Lloyds cuts protection advice ahead of intermediary relaunch

Lloyds Banking Group has confirmed it is cutting “stand-alone” protection advice in a move that will see around 1,250 jobs cut and which is part of a three-year strategic reorganisation announced last month.

In a statement Lloyds confirmed protection would no longer be available “on a stand-alone basis” across Lloyds, Halifax and Bank of Scotland branches, which it said reflected “reduced customer demand”. Protection will still be offered as part of the mortgage price process, the bank added.

Staff were told yesterday (13 November) that the changes would result in 1,250 role reductions, part of a wider move to axe 9,000 jobs over the coming three years in a shift to digital customer interaction.

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The changes to protection sales come after its subsidiary Scottish Widows revealed to FTAdviser in June that it would relaunch into the intermediary channel next year, following a review launched in 2012.

A spokesperson for the firm revealed the provider would be initially launching a product offering for life assurance and critical illness, though internal discussions on the specifics of the products were still ongoing.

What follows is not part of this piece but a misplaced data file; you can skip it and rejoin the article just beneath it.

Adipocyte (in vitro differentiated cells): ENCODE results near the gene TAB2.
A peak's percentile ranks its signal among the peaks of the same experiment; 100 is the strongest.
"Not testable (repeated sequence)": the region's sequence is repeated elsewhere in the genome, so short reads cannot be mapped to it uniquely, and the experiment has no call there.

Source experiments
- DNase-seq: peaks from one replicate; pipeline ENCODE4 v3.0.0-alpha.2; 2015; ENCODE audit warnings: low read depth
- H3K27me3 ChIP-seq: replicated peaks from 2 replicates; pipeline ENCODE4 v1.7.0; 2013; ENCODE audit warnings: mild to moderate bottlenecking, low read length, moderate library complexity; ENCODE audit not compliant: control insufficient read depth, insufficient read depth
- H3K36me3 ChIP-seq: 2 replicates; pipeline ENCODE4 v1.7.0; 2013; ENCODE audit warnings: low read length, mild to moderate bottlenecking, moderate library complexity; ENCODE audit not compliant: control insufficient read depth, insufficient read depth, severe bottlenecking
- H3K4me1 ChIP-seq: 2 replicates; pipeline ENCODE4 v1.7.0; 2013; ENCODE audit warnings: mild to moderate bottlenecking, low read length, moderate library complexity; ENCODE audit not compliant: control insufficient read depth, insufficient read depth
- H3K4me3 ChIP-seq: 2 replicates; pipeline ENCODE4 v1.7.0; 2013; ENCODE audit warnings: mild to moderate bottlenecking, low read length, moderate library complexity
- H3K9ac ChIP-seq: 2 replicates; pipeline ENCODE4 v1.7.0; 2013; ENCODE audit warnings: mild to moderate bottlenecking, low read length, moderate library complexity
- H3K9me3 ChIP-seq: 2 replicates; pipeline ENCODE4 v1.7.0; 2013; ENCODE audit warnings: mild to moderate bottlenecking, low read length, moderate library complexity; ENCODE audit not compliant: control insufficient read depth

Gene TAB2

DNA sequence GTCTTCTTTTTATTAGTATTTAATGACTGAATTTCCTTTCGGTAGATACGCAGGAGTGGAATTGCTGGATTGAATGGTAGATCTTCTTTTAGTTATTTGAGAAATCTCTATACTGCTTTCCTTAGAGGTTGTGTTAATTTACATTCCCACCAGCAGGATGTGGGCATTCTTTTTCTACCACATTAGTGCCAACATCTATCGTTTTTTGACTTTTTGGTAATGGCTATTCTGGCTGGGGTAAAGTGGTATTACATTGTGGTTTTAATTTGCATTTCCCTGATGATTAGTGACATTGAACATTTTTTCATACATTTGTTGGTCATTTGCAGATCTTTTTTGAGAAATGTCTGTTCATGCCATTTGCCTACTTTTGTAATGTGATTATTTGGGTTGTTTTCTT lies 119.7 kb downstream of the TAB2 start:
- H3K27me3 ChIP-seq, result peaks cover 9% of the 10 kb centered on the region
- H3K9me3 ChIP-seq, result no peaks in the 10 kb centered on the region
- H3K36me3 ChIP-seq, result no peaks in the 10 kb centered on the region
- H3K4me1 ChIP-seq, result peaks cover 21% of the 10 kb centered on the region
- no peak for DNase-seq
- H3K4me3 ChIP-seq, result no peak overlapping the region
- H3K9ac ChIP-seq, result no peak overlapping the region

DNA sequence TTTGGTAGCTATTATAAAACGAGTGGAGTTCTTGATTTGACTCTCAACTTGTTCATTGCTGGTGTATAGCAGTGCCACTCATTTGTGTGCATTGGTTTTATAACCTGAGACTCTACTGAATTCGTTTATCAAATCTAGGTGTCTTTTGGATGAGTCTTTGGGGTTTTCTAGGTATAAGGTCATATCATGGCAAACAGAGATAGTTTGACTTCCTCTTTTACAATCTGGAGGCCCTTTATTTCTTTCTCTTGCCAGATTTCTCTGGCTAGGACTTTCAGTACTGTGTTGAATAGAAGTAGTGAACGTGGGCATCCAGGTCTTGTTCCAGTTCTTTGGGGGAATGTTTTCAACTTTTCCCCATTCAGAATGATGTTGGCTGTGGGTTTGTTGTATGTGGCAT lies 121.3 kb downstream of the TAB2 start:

The statement from Lloyds said: “Lloyds Banking Group is today announcing around 1,250 role reductions as part of the reductions recently announced in the group’s strategic update.

“The vast majority of roles impacted are as a result of changes the group is making to the way it offers protection products... As a result of significantly reduced customer demand, these products will no longer be available on a stand-alone basis. We will continue to offer protection as part of the mortgage sales process.

The statement added that the group’s policy is always to use natural turnover and to redeploy people wherever possible to retain their expertise and knowledge. “Where it is necessary for employees to leave the company, it will look to achieve this by offering voluntary redundancy.

“The group has an effective track record of managing change. In the past three years since 2011, over 90 per cent of role reductions were achieved through a combination of natural attrition, redeployment and voluntary redundancy.”